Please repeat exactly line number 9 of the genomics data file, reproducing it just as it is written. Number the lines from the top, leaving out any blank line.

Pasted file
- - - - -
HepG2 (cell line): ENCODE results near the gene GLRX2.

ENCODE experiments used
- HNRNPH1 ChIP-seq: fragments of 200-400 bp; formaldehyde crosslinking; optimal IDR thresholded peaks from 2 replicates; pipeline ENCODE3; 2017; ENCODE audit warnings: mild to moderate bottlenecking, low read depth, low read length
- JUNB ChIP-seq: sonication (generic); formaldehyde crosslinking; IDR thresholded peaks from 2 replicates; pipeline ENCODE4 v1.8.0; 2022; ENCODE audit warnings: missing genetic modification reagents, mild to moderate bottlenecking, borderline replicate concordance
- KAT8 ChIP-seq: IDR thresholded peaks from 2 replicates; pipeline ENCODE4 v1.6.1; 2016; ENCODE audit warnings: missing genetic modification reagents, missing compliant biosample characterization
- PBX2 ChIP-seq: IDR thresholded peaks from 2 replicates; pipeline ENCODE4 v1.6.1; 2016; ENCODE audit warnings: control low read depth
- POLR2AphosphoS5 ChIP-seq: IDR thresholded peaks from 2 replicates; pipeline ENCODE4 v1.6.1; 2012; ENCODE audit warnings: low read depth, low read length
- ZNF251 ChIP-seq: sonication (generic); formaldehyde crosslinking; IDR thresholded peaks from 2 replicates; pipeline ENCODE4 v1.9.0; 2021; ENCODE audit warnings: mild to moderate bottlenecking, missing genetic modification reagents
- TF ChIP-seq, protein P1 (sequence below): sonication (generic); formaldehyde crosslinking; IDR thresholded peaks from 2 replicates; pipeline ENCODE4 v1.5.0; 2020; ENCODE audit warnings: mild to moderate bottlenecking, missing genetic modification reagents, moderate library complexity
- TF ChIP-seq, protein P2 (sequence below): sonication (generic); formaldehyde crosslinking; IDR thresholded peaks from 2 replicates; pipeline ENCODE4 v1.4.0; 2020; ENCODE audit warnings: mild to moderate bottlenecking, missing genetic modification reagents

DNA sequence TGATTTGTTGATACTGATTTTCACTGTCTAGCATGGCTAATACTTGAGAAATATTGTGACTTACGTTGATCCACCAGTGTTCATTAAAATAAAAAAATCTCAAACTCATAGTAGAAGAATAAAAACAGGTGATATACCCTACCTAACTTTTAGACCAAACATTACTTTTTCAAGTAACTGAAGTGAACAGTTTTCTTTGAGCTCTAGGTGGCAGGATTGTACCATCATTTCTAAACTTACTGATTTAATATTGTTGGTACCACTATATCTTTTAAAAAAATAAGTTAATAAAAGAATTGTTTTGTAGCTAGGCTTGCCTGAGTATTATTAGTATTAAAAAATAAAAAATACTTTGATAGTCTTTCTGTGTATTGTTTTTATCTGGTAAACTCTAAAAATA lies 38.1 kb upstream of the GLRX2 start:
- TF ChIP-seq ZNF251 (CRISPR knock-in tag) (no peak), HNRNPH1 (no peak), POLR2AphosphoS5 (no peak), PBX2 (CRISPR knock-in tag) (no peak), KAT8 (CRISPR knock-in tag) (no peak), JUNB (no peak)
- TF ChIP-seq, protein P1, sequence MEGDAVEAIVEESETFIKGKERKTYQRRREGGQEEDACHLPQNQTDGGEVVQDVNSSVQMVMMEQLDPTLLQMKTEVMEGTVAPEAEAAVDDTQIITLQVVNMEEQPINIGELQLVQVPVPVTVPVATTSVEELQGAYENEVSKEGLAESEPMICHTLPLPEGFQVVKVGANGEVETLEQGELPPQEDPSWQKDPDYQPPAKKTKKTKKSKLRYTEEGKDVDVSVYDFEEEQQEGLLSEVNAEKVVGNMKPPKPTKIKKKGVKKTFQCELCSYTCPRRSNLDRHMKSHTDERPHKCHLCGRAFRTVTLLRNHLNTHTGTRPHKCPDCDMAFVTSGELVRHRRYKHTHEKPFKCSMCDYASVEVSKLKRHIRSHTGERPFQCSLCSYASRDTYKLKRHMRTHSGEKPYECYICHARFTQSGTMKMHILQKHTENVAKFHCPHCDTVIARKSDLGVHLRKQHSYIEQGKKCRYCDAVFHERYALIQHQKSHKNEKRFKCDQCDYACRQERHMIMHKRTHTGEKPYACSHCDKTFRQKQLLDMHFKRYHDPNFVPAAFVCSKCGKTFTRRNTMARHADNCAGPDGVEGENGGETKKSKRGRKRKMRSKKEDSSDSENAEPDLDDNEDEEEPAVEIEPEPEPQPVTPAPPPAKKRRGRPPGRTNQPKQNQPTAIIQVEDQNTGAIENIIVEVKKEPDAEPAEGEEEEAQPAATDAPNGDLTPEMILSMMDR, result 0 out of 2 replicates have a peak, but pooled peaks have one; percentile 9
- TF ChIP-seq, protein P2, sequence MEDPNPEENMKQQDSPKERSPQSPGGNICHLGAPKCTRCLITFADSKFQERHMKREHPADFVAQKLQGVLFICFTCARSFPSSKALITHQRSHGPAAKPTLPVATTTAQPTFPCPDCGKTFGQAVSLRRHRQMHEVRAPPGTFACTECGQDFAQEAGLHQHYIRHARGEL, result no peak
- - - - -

- TF ChIP-seq, protein P1 (sequence below): sonication (generic); formaldehyde crosslinking; IDR thresholded peaks from 2 replicates; pipeline ENCODE4 v1.5.0; 2020; ENCODE audit warnings: mild to moderate bottlenecking, missing genetic modification reagents, moderate library complexity